Address University of Louisville, Department of Geography and Geosciences, Louisville, KY, United States of America; ae.gaughan(at)louisville.edu  
  Corporate Author Thesis  
  Publisher IOP Place of Publication Editor  
  Language English Summary Language English Original Title  
  Series Editor Series Title Abbreviated Series Title  
  Series Volume Series Issue Edition  
  ISSN ISBN Medium  
  Area Expedition Conference  
  Notes Approved no  
  Call Number IDA @ intern @ Serial 2727  
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Author Mortazavi, S.A.R.; Faraz, M.; Laalpour, S.; Kaveh Ahangar, A.; Eslami, J.; Zarei, S.; Mortazavi, G.; Gheisari, F.; Mortazavi, S.M.J. url  doi
openurl 
  Title Exposure to Blue Light Emitted from Smartphones in an Environment with Dim Light at Night Alters the Reaction Time of University Students Type Journal Article
  Year 2019 Publication Shiraz E-Medical Journal Abbreviated Journal Shiraz E-Med J  
  Volume Issue Pages (down) e88230  
  Keywords Human Health; Blue light; smartphone; Reaction Time; shift work  
  Abstract Background: Substantial evidence now indicates that exposure to visible light at night can be linked to a wide spectrum of disorders ranging from obesity to cancer. More specifically, it has been shown that exposure to short wavelengths in the blue region at night is associated with adverse health effects, such as sleep problems.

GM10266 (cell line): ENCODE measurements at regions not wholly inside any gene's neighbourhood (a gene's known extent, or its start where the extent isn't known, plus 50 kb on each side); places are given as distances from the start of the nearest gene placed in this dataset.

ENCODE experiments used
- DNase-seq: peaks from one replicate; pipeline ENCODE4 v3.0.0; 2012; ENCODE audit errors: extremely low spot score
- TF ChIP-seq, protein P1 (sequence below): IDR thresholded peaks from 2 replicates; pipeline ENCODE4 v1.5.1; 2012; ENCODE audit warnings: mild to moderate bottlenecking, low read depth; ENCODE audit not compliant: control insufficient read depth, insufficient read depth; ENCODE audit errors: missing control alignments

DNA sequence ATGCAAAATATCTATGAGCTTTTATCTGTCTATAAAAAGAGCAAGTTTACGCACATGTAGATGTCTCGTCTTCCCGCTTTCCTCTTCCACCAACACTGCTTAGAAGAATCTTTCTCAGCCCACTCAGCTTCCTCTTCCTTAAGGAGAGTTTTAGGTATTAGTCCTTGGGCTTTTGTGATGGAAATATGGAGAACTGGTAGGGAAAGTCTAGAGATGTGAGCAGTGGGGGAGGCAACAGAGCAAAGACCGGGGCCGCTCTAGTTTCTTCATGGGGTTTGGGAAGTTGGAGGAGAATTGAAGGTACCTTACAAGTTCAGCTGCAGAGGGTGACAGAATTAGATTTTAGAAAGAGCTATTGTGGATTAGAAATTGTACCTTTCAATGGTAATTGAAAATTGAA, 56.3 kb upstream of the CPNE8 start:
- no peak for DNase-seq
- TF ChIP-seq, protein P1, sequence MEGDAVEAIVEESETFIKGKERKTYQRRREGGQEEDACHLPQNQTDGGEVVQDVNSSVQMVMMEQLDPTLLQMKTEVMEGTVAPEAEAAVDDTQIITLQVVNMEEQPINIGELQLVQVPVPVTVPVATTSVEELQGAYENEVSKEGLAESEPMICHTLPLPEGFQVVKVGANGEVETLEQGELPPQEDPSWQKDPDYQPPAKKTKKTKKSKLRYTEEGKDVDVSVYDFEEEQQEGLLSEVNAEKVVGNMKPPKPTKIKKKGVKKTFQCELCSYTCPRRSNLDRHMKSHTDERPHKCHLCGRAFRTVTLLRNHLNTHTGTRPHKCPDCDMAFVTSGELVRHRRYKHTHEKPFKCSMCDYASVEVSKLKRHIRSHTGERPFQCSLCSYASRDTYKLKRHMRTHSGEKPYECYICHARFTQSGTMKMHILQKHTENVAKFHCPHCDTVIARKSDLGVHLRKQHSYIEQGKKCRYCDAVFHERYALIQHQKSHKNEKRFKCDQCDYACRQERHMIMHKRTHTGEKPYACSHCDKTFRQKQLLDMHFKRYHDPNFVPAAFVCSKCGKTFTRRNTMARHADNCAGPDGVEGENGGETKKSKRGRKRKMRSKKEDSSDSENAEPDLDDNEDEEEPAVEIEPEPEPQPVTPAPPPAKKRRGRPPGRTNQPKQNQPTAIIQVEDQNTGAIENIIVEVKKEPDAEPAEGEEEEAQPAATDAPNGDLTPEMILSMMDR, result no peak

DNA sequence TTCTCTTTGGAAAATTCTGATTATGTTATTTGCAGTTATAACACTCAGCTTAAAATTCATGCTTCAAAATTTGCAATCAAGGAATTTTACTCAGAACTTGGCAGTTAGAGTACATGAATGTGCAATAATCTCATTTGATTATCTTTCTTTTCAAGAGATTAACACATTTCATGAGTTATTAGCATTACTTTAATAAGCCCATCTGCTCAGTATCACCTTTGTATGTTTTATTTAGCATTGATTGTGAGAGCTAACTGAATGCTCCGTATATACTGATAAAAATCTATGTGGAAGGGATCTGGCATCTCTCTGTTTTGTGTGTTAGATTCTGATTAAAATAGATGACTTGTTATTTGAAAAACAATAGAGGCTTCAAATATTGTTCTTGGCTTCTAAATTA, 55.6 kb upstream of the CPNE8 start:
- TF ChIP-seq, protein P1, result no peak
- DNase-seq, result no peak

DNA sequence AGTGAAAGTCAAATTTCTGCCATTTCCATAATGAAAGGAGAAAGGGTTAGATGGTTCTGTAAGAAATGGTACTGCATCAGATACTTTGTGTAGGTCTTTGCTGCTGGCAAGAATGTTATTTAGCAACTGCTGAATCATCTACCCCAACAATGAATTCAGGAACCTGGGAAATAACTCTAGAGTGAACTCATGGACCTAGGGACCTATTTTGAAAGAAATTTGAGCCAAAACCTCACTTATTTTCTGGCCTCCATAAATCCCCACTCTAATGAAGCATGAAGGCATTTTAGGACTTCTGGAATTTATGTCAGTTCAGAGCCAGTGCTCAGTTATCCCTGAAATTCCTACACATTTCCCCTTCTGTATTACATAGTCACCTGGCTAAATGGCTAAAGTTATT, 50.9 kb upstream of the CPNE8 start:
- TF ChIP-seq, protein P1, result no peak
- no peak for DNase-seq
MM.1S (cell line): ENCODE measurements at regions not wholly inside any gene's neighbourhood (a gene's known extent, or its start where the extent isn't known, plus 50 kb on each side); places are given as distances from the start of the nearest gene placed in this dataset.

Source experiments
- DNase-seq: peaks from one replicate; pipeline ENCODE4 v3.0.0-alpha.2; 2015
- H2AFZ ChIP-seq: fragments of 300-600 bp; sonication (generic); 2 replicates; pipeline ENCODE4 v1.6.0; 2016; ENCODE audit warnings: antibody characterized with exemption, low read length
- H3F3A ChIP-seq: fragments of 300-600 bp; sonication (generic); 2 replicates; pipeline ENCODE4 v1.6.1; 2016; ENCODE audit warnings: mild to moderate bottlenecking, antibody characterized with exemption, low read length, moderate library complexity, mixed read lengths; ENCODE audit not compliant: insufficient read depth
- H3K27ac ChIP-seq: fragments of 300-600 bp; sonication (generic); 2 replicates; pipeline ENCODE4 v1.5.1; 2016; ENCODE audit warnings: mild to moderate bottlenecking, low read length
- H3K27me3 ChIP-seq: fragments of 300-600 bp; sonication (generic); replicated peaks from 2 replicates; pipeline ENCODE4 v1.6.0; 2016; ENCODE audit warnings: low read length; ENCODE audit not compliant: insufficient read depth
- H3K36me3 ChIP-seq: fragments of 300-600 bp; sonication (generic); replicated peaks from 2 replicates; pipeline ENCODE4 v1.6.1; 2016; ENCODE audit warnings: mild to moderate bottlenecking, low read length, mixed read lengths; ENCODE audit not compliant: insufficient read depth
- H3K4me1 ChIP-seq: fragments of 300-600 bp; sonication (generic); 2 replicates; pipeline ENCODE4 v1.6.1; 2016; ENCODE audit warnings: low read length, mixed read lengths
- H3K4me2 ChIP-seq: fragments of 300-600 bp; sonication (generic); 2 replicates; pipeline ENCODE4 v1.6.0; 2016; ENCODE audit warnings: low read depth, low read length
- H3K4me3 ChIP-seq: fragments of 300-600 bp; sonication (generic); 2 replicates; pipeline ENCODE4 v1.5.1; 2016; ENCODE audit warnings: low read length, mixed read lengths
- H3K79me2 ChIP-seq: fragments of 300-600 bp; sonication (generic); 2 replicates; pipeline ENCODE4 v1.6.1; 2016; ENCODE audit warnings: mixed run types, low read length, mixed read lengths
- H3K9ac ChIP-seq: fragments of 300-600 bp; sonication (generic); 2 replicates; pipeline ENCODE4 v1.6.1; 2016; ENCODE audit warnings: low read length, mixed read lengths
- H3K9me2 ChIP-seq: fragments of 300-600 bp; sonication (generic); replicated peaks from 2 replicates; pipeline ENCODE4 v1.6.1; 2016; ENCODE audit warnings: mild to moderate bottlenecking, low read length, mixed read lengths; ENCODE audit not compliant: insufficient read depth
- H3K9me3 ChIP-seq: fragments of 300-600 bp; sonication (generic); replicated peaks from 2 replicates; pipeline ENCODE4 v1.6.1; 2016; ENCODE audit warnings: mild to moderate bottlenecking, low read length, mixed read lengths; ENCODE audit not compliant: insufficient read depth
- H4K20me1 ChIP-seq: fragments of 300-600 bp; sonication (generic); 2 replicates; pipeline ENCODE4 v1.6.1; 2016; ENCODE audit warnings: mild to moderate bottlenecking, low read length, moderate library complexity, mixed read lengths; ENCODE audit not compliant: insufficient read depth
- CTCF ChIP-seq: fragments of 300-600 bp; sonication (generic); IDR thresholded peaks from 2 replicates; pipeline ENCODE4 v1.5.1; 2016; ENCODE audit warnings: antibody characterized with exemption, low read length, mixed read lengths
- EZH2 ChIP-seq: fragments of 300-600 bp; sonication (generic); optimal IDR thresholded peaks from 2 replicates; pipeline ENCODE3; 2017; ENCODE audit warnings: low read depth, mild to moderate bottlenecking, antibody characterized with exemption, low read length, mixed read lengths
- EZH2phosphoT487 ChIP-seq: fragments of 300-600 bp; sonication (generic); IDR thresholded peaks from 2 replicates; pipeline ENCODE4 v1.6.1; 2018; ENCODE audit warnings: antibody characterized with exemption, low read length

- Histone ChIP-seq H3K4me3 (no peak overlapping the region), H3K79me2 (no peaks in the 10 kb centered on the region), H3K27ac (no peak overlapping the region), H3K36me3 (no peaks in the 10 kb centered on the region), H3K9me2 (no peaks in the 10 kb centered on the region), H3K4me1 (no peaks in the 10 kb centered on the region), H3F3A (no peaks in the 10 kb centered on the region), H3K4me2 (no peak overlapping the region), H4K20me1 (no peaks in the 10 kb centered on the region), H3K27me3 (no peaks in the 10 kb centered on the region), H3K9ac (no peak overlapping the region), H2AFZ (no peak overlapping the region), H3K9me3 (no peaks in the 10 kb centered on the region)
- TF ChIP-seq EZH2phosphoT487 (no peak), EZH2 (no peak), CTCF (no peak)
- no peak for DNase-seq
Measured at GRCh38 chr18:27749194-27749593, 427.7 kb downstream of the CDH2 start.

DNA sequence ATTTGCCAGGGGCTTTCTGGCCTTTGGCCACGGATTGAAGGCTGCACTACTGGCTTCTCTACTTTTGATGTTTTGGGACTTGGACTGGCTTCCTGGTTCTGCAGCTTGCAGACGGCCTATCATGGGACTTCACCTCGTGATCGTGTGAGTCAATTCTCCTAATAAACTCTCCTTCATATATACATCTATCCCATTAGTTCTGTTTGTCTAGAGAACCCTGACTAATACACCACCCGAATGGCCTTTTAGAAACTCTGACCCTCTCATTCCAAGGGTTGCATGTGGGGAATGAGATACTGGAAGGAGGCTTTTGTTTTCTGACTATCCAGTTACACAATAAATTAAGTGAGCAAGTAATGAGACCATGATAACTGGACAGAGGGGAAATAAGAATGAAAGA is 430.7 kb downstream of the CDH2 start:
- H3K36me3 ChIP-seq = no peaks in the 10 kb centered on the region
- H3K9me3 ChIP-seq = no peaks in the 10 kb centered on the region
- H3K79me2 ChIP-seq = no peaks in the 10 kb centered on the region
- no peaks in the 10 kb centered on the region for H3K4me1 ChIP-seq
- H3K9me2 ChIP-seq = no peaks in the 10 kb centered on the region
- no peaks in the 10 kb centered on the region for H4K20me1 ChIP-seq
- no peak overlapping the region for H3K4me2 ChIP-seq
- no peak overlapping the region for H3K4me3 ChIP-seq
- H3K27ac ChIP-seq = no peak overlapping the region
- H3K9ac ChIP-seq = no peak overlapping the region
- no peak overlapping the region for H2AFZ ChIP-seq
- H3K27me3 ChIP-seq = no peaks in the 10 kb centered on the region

Objectives: This study aimed at investigating if exposure to blue light emitted from common smartphones in an environment with dim light at night alters human reaction time.

Methods: Visual reaction time (VRT) of 267 male and female university students were recorded using a simple blind computer-assisted VRT test, respectively. Volunteer university students, who provided their informed consent were randomly divided to two groups of control (N = 126 students) and intervention (N = 141 students). All participants were asked to go to bed at 23:00. Participants in the intervention group were asked to use their smartphones from 23:00 to 24:00 (watching a natural life documentary movie for 60 minutes), while the control group only stayed in bed under low lighting condition, i.e. dim light. Before starting the experiment and after 60 minutes of smartphone use, reaction time was recorded in both groups.